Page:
04:50 So I'll get these pins inserted in the back in spots 1 and 2 here and I'm just going to get them started and then I'm going to do the rest of the insertion just with my pick tool because if I try and push on the back of the resistor here, what I'm actually going to do is just bend the legs.
05:07 So just piece by piece I'm going to get these down into place.
05:16 And then looking at the front of the connector, yep they're coming through in the right spot so I'm good to push those all the way through now.
05:30 So I've got that resistor inserted in there now, our pins are all the way to the front of the connector so they're fully inserted and our resistor is just really nicely sitting in the back of the connector there.
05:41 So when we fill this up with potting compound, it's going to keep everything nice and rigid and make sure those legs don't ever fracture.
05:47 Now before we go ahead and mix up our potting compound and get it in the back here, we're going to have to put some sealing plugs in place.
05:54 We've got 2 unused positions in this connector and if we pop our potting compound into the back here now, it's actually going to leak forward and cause a bit of a mess.
06:03 So DTM connectors have specific sealing pins.
06:07 So I can just use a pair of pliers and get those into place.
06:21 Just like that, so that's going to be fully sealed now, so we're ready to mix up our potting compound and get it into the back of the connector.
06:29 To do that, I just use the back of a scrap plastic bag because it's going to be thrown out anyway.
06:36 Potting compounds I like to use are the ResinTech RT125, Hellerman make one called the V9500 or Raychem make one called S2500 as well.
06:46 Any of those potting compounds is going to be fine.
06:49 All it's going to do is keep that resistor nice and rigid and stop anything vibrating and cracking over time.
06:56 So I'll get some of this squeezed out of our tube here, get it mixed up and into the back of that connector.
07:16 Now I've just mixed this up manually with my pick tool here.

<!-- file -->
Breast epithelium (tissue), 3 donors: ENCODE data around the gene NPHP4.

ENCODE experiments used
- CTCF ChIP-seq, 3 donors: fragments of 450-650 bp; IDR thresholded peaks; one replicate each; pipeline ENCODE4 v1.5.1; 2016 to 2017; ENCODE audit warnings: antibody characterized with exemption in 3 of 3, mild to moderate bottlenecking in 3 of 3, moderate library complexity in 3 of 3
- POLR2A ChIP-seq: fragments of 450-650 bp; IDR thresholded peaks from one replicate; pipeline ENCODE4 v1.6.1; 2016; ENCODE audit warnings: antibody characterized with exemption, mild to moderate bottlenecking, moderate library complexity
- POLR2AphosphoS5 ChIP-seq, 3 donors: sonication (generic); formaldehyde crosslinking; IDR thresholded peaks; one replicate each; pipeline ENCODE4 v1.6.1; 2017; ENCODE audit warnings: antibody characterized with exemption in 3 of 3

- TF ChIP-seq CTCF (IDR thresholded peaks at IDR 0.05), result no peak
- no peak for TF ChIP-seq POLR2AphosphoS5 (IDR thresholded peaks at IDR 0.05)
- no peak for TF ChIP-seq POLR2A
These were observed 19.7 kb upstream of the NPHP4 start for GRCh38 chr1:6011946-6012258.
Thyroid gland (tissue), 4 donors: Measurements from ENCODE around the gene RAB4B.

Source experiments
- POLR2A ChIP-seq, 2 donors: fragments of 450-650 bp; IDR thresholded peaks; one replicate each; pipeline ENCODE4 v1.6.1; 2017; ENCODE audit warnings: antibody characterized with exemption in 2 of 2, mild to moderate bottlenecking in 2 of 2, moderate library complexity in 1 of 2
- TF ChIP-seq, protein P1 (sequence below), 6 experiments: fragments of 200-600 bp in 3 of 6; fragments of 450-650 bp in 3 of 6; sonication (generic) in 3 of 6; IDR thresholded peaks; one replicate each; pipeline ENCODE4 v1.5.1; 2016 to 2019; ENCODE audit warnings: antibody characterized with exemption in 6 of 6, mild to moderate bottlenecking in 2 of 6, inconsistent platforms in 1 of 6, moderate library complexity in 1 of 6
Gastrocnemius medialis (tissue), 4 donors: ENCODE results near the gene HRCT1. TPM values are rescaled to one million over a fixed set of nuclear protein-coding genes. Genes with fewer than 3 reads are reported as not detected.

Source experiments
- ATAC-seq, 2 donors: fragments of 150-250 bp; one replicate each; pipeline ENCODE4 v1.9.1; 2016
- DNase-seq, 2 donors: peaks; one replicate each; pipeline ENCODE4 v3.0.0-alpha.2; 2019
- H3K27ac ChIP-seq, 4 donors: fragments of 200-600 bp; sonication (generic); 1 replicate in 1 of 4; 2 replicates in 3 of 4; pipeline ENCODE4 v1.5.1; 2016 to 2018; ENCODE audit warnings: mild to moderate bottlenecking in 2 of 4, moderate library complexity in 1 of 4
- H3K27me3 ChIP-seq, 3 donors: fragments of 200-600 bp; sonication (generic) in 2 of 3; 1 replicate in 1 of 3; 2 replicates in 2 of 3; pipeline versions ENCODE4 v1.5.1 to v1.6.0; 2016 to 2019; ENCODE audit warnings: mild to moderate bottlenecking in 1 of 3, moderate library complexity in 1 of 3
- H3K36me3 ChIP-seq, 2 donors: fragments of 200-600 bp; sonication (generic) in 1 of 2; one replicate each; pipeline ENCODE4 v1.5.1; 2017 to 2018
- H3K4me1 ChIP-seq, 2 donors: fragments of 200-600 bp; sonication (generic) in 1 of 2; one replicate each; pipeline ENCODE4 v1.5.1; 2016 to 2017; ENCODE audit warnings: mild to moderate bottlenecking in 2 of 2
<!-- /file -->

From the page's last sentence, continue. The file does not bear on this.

07:19 If you've got any of the spare mixing tubes, if you've got a stock of those then that will actually make the procedure a little bit easier because you can just put the mixing tube on there and squirt directly into the back of our connector body here.
07:31 But because this compound actually self levels really nicely, we're going to call that fully mixed up and I'm just using my pick tool, going to scoop some and get it into the back of our connector here.
07:51 As I'm doing this, I'm just working it around the resistor to make sure it gets underneath it and all the way fully around it and we're not going to have any air pockets trapped in there.
08:01 Now the tidier you can be, the better when you're doing this but we are going to use a rag just to come back and clean everything up afterwards so don't stress too much about it if you're getting some potting compound on that outside flange of the connector there.
08:27 So I've got enough potting compound in there now, I'm just going to clean off the end of my pick because nothing's worse than when the potting compound hardens onto the pick.
08:36 And then we're just going to come in and clean off the flange of this connector as well.
08:46 Excellent, and that potting compound will self level really nicely so we either want to leave this connector in this position for 24 hours to really harden up nicely, I actually like to grab a little portable bench vice, get that set up reasonably vertically and just gently tighten that connector into place and then just pop this somewhere where it's not going to be touched for the next 24 hours.
09:13 Now I've used a 4 pin DTM connector there because the idea is that there'll be 12 volt and ground in the matching connector on the harness as well.
09:21 But you can omit the 12 volt and ground and just use a 2 pin DTM connector, however the added flexibility you get with popping 12 volt and ground into it can be a real timesaver down the line.
09:33 That said, if the harness planning doesn't allow for it, then it's not a complete deal breaker.
09:38 In this course section, we've had some good practical discussion of the theories and techniques you'll need to know to work with a CAN system in your project.
09:46 In the next sections of the course, we'll lay out the specific processes we use when working with an unknown OEM CAN bus as well as how we approach building your own CAN network setup from scratch.